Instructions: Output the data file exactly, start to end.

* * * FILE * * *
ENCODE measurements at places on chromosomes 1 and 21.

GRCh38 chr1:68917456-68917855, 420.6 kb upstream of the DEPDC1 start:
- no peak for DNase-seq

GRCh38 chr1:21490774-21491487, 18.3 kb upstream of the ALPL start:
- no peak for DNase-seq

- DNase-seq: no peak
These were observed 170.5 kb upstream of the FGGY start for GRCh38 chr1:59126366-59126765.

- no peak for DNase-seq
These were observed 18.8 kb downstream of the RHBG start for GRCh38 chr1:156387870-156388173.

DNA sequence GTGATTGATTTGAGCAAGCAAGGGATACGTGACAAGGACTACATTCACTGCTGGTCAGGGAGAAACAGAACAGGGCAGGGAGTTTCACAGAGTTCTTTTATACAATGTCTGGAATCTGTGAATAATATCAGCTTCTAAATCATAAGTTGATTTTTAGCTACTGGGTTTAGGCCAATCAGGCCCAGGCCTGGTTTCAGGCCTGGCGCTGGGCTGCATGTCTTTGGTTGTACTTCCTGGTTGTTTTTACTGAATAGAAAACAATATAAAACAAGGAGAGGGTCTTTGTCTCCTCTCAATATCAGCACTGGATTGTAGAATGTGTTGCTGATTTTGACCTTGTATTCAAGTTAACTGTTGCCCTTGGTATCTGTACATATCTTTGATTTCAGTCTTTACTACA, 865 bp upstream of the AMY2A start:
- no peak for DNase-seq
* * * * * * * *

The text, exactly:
ENCODE measurements at places on chromosomes 1 and 21.

GRCh38 chr1:68917456-68917855, 420.6 kb upstream of the DEPDC1 start:
- no peak for DNase-seq

GRCh38 chr1:21490774-21491487, 18.3 kb upstream of the ALPL start:
- no peak for DNase-seq

- DNase-seq: no peak
These were observed 170.5 kb upstream of the FGGY start for GRCh38 chr1:59126366-59126765.

- no peak for DNase-seq
These were observed 18.8 kb downstream of the RHBG start for GRCh38 chr1:156387870-156388173.

DNA sequence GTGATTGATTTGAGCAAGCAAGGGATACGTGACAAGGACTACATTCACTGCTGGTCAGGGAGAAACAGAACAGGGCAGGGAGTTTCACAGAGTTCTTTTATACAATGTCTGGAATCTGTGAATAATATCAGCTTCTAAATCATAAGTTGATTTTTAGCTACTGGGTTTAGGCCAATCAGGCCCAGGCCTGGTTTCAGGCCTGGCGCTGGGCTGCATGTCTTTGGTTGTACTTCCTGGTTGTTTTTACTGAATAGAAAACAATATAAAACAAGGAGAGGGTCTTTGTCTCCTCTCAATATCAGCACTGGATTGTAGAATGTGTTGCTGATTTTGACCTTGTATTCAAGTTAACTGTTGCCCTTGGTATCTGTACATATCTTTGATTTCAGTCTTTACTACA, 865 bp upstream of the AMY2A start:
- no peak for DNase-seq